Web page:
Somewhere along the way it became popular to equate Christian maturity to a sombre fulfillment of duty. Godliness was measured in seriousness. The attitude seems to be the Christian life is meant to be painful and serious now and joyful in eternity. It’s a short term pain for long term gain sort of deal. This is so wrong.
The Scriptures never portray the appropriate response to God as dispassionate, dutiful, sober obedience. On the contrary! We are instructed to delight in the law (Psalm 1:2), to delight in doing God’s will (Psalm 40:8), and to delight in God himself (Psalm 37:4). We are commanded to rejoice in the Lord in all circumstances, again Paul says, rejoice (Philippians 4:4)! Our entire lives are to be one of worshipful response (Romans 12:1). Jesus instructs us that obedience to his words leads to maximum joy (John 15:11). What kind of giver does God love? Not a reluctant one or one under compulsion, for “God loves a cheerful giver” (2 Corinthians 9:7). Over and over again we are commanded—yes commanded!—to delight in God.
It’s wrong to think that the world offers pleasure, while God calls us to duty. The truth is that the world offers fake pleasure, while God offers real pleasure. “In your presence there is fullness of joy; at your right hand are pleasures forevermore” (Psalm 16:11). God alone satisfies the longing of our hearts. God alone offers true joy. All other promises of joy will fail us and let us down: “Whom have I in heaven but you? And there is nothing on earth that I desire besides you. My flesh and my heart may fail, but God is the strength of my heart and my portion forever” (Psalm 73:25-26). Our bodies and hearts will fail us. So will our cars, our homes, our family, our work and our hobbies. God alone will truly fulfill our desires.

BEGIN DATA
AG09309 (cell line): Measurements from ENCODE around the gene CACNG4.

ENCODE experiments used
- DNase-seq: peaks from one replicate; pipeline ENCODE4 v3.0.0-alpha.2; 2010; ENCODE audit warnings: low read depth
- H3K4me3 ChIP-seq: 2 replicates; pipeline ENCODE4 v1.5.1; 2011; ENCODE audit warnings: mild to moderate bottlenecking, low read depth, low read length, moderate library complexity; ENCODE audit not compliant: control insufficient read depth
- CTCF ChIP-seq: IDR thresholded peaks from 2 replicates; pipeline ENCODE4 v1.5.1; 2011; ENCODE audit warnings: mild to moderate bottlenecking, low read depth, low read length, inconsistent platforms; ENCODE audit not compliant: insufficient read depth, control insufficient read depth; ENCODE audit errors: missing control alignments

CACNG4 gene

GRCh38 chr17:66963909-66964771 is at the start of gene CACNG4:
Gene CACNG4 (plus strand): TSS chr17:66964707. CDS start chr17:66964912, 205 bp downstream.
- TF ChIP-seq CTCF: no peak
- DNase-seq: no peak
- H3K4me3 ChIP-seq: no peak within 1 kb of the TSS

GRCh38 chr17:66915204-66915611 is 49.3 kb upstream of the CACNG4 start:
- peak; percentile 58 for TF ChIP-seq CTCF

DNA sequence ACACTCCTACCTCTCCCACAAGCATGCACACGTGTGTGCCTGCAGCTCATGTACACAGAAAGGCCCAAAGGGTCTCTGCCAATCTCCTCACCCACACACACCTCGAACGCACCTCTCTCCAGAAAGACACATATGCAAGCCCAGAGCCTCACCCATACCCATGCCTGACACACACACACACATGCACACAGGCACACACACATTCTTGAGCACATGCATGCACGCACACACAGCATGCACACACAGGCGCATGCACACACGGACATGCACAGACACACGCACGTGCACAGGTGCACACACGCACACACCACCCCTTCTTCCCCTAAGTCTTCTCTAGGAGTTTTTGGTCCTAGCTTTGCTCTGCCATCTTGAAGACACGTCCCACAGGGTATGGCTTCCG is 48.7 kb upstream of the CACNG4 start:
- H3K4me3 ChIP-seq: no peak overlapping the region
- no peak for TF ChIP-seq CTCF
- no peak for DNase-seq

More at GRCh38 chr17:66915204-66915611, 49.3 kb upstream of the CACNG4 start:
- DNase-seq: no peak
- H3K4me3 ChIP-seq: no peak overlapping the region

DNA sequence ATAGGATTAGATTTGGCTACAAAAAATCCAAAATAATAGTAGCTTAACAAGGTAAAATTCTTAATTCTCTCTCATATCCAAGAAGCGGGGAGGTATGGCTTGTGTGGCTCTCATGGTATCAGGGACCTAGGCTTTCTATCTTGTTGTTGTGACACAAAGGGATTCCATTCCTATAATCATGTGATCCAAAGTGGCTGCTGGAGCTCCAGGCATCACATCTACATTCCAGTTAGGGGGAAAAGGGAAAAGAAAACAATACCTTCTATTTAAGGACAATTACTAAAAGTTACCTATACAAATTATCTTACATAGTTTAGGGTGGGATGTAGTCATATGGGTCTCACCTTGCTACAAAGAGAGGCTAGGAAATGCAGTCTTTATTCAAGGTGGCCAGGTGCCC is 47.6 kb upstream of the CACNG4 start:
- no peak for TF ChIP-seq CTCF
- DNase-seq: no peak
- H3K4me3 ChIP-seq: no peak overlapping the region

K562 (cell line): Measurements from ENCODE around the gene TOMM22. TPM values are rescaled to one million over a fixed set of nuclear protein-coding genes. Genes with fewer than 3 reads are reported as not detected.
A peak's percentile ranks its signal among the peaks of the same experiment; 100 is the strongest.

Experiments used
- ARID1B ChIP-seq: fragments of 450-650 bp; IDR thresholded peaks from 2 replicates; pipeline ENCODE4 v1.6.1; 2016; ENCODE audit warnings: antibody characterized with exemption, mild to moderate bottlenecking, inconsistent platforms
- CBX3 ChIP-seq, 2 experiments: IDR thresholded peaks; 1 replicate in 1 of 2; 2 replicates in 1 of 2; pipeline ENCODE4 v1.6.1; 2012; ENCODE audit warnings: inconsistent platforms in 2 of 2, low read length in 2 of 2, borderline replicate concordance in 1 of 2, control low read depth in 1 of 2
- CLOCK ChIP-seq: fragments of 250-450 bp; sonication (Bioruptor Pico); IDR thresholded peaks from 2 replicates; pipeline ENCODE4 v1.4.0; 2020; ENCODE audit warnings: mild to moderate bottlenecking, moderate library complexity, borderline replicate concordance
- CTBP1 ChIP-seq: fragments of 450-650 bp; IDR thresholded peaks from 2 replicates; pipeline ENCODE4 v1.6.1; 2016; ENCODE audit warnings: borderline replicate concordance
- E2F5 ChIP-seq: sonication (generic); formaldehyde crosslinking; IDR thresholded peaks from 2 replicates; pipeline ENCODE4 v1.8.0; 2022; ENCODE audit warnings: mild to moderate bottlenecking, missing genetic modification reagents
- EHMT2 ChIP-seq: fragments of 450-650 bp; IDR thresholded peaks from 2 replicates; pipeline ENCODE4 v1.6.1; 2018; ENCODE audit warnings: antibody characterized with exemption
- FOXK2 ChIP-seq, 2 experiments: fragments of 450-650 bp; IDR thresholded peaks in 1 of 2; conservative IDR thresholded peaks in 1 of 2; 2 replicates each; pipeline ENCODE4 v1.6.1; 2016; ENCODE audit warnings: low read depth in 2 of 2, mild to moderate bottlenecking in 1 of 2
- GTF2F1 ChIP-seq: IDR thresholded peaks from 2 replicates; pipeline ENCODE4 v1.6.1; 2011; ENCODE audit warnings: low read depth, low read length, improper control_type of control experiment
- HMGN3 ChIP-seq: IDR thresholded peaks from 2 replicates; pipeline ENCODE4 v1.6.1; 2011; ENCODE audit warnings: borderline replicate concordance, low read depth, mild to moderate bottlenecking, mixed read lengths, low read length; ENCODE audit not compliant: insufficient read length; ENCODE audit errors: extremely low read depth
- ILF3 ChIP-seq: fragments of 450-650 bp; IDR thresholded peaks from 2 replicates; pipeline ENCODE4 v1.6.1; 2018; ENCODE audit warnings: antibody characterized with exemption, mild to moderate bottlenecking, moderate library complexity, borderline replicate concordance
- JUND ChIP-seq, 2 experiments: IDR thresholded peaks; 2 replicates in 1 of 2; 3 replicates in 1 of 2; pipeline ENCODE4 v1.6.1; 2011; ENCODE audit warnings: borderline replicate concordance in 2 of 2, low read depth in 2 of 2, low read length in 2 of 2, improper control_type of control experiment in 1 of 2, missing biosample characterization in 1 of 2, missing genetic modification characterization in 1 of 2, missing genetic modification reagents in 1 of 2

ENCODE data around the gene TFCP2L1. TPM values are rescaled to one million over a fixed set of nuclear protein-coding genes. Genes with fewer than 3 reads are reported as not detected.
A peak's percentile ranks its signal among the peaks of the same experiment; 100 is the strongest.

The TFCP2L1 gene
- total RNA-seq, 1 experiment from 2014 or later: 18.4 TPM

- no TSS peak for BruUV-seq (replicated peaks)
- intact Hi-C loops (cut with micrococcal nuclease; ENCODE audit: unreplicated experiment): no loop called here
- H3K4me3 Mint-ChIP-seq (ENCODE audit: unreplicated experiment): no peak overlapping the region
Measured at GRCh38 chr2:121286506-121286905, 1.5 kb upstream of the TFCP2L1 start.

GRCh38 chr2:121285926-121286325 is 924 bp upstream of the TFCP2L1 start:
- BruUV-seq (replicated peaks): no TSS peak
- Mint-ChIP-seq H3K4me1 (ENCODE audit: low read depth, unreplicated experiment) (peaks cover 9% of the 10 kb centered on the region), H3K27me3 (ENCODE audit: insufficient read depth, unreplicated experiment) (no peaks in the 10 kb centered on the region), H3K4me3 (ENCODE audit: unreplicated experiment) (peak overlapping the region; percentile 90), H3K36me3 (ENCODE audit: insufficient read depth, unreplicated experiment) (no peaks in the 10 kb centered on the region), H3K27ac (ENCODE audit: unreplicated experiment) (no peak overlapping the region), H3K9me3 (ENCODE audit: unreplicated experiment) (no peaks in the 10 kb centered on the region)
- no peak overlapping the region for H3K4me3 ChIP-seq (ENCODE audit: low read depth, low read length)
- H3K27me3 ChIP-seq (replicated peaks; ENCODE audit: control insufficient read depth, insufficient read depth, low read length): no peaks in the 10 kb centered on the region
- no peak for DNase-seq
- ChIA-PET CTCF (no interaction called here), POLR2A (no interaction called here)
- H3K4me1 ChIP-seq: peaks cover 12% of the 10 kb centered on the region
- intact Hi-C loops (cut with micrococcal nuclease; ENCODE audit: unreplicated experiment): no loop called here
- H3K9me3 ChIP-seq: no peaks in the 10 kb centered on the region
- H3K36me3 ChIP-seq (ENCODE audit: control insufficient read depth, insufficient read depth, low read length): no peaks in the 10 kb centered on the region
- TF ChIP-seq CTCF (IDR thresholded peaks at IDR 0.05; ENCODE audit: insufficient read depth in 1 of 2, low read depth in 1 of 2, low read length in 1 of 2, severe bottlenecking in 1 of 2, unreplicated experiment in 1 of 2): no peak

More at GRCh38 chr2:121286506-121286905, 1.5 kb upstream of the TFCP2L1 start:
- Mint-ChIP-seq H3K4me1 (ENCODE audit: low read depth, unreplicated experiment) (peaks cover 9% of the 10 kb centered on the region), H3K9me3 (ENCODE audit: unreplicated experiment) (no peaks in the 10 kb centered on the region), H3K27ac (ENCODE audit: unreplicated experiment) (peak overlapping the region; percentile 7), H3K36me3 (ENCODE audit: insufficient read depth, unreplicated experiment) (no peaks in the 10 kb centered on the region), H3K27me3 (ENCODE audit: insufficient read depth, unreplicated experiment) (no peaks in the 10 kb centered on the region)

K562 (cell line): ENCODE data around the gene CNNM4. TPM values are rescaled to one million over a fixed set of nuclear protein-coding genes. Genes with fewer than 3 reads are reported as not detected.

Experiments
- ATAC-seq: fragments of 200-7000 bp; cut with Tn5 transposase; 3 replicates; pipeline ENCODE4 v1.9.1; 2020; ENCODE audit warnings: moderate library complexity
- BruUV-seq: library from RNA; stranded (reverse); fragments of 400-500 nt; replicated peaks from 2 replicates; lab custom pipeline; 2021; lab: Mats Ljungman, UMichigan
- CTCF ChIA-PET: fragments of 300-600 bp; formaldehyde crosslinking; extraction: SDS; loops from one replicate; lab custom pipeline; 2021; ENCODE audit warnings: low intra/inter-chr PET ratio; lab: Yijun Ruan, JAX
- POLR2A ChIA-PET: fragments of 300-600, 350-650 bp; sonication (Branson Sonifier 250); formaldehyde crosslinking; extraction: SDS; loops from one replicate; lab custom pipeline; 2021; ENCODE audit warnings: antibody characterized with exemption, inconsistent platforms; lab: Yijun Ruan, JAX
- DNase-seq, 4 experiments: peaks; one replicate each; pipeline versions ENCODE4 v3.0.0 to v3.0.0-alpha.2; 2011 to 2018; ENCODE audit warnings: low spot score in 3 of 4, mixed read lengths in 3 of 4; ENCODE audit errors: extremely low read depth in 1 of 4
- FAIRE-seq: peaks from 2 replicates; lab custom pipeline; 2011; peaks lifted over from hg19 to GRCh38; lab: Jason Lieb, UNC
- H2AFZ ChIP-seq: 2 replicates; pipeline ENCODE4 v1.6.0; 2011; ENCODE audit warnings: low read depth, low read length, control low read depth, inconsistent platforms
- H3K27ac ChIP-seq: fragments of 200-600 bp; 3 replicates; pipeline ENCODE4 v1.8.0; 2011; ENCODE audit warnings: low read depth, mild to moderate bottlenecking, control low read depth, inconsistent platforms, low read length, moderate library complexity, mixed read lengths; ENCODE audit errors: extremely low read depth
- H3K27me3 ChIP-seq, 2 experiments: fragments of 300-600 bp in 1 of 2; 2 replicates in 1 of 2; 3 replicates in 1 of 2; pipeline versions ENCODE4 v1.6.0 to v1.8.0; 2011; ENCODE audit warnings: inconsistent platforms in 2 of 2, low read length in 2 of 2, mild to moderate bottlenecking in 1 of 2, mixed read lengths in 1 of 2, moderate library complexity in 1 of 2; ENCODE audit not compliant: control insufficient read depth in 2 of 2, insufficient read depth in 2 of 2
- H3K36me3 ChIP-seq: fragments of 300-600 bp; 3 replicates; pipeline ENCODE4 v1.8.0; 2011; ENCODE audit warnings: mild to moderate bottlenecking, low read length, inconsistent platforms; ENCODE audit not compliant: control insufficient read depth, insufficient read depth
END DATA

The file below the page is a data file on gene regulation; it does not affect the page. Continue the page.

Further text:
As we encounter God’s truth, revealed in Jesus, we cannot remain the same. Truth leads us to a joyful, spiritual, passionate, worshipful, God-magnifying, satisfying, emotional, active response. We don’t just understand truth, but we feel it. Worship is a response to God that engages the mind and the heart (John 4:23). This is such a theme in the New Testament, that to grow in maturity is not to grow in information, but to grow in passion and love for Jesus. As the gospel shapes us, we live more and more for God’s glory and joyful delight in him.
John Piper puts it this way, “God is most glorified in us, when we are most satisfied in Him.” The purpose of life is to glorify God, and the best way we can possibly do that is for us to find our satisfaction in God, and thus show him to be supremely satisfying over all else. We don’t worship through painful and joyless duty. That doesn’t honor God. It actually diminishes His glory. What brings God maximum glory in our lives is when we worship by finding our delight, joy and satisfaction in Him. In so doing we display Him as the supreme treasure of the universe and the One that our hearts have always longed for.